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It's not enough to reach purchasing audiences anymore; we also need to keep one eye open for bloggers and online opinion-makers who increasingly make or break the success of a campaign. Still, few marketers will admit it's the bloggers they're targeting, much less shoot directly for them.
An Adrants reader points us to this fresh DuPont campaign called DuPont stories. Created by the interactive media futurists at Denuo, the videos are set up like a science class to illustrate the relevance of DuPont in everyday life. They're narrated by former Rocketboomer Amanda Congdon - looking hotter than ever - garbed in a lab coat who, oddly enough, isn't removing it, tossing her hair or making come-hither Freudian slips as the tale progresses. (After all, it is Amanda Congdon.)
We don't know if that's good or bad but we like that the series doesn't try leveraging the camp or slapstick humour characteristic of the standard viral. We feel like we learned something (watch Glass Houses, it's awesome). We feel enriched but somehow still not bored. By gad, could it be that viral trollers aren't monkeys after all?
For reasons that defy our understanding, there's always an enthusiastic response to esoteric Eurotrash-style campaigns. The trend leaves a bad taste in our mouths; it's like paying too much to walk into a club that makes gratuitous use of pink and black with a waxy clientele that just wants to get off on the idea of rubbing shoulders with waxy clientele. We actually did that the other night which is probably why we're experiencing such a violent knee-jerk reaction to this new Nokia thing.
Toilet humour isn't just the cheapest form of joke; it's probably also the most relatable. Scott Clog Clinic, an ongoing Scott campaign meant to educate people about best toilet practices and share fun facts, just awarded a 23-year-old Pennsylvanian $25,000 for sharing his "cloggiest moment."
In brief, said 23-year-old takes his father's advice late one night and uses his uncle's ski pole to get rid of a clog that won't be moved by a plunger.
Why give the guy money? What they should have given him was film equipment. There's nothing like watching a stressful situation like that play out on Youtube. It has all the right components: an anxious 20-something, a gigantic piece of shit and ski equipment. How did anyone avoid filming this?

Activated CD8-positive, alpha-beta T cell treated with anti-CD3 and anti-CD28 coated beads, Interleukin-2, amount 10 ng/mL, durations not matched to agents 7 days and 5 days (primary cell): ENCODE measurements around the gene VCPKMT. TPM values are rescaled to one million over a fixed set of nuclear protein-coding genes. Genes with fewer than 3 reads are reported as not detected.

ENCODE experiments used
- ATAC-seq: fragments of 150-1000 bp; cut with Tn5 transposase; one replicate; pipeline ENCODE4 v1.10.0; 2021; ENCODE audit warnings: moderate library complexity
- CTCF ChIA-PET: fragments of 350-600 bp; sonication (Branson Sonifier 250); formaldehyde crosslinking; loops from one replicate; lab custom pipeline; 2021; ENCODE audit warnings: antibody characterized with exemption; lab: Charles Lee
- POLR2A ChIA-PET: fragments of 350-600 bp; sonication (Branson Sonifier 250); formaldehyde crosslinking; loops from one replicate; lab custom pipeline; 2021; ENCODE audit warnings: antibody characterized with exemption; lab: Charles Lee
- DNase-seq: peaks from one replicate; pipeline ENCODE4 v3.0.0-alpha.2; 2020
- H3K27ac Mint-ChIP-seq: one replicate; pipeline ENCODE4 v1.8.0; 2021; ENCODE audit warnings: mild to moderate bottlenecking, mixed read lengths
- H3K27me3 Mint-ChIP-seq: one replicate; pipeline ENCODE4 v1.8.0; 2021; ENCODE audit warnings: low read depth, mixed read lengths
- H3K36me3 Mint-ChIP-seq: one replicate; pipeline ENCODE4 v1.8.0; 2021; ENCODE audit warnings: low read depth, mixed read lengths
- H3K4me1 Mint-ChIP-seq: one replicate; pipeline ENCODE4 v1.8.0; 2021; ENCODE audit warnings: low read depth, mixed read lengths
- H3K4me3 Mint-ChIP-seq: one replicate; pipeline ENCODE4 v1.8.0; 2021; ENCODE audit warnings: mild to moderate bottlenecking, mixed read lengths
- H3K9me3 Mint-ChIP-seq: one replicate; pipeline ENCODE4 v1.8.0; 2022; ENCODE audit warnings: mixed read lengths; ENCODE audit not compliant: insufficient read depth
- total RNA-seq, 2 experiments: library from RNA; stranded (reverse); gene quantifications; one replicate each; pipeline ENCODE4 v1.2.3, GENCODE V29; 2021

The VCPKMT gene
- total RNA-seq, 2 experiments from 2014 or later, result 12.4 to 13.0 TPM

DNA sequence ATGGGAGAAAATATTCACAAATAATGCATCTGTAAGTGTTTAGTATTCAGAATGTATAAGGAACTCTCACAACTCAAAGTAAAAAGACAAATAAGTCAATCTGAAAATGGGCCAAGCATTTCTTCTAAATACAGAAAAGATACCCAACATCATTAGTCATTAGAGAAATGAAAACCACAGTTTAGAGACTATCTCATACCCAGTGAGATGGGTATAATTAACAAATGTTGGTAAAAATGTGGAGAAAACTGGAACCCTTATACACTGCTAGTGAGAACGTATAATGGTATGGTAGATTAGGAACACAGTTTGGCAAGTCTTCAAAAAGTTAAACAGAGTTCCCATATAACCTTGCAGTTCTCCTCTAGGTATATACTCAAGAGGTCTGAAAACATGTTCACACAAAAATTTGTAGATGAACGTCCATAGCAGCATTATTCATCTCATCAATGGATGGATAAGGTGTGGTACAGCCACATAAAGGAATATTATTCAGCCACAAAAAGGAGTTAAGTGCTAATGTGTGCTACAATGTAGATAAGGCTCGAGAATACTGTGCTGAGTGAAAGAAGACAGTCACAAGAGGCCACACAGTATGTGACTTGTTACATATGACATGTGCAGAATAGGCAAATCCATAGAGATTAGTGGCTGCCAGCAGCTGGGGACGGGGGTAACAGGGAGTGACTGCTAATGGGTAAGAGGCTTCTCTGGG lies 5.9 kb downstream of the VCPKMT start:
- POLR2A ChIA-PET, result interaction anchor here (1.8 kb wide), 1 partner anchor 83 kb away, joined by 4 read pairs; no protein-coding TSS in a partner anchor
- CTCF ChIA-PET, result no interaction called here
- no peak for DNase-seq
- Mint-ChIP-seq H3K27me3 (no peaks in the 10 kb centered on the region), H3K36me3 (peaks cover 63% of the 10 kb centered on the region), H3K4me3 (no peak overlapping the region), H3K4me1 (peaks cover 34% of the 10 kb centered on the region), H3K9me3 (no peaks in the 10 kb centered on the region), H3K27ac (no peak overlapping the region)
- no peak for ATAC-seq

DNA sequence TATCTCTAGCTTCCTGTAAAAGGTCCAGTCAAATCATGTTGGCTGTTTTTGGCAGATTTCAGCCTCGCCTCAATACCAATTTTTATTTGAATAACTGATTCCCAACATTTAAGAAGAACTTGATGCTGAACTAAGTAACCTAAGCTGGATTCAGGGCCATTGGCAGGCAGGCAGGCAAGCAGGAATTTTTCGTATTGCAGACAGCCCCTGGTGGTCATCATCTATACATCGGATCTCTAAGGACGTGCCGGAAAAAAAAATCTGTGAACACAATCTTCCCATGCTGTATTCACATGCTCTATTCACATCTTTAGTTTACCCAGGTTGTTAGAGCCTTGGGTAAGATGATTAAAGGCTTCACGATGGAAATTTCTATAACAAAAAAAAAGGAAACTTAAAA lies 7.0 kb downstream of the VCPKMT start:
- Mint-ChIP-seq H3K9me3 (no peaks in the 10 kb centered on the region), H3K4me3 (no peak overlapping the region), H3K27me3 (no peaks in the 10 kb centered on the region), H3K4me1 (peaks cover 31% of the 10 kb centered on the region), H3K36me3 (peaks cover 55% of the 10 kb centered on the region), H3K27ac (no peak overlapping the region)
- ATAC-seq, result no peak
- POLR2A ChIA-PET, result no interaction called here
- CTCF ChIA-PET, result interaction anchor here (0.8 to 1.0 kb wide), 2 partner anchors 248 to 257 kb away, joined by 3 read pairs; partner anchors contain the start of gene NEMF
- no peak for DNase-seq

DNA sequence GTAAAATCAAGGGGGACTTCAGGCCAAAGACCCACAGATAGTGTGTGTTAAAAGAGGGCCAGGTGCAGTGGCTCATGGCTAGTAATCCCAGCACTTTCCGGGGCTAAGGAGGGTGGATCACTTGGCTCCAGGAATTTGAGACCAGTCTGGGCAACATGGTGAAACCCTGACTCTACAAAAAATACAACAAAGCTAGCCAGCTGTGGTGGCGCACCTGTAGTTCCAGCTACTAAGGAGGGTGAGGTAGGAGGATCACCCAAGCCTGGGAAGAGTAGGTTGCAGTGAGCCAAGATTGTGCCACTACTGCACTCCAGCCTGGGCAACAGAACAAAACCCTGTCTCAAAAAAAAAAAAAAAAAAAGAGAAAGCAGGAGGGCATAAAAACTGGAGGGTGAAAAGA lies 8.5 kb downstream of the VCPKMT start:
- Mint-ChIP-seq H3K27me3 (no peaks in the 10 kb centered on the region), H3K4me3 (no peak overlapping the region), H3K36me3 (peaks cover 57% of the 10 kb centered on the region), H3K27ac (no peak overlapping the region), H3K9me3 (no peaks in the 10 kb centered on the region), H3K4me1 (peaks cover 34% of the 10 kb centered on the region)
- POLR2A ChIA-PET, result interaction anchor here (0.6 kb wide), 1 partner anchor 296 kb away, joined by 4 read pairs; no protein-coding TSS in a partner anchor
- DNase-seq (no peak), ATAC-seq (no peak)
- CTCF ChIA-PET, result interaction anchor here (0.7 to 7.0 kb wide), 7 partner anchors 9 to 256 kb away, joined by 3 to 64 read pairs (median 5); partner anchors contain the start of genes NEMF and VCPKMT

Spicing up the laundry detergent category, UK agency Bartle Bogle Hegary has created a visually interesting commercial for Unilever's Persil. Dubbed Persil small & mighty, the detergent is concentrated and it's tagline promises "Small cap, mighty results." Narrated by a small boy who explains how his mother pours the detergent into the was which results in a "ginormous firework," the commercial does, indeed, explode with color in front of a stark, white background.
It's certainly exciting and we wonder if our black and tan wardrobe needs a bit of spicing up after seeing this colorfully orgasmic clothing explosion.
If you're a caveman (no, not the Geico caveman because you, my friend, would somehow think this is yet another slight on your kind) and you're eating a "Half Chocolately, Half Candy, Half Crazy" Vertigo bar from Topps Confections, you might want to keep your arms close by. The campaign, which kicks off March 19, was created by Duval Guillaume New York and will air through May 28 on Nickelodeon, Cartoon Network, ABC Family among others. Here's a look at one of the four :15's.
A tip-off from Frederik Samuel: Goodby, Silverstein and Partners put together this visually lush site for Milk called Get the Glass.
We love the attention to detail and the character mix but by the time we got to the game (which we looked forward to playing until the countdown lag) we were antsy out of our minds.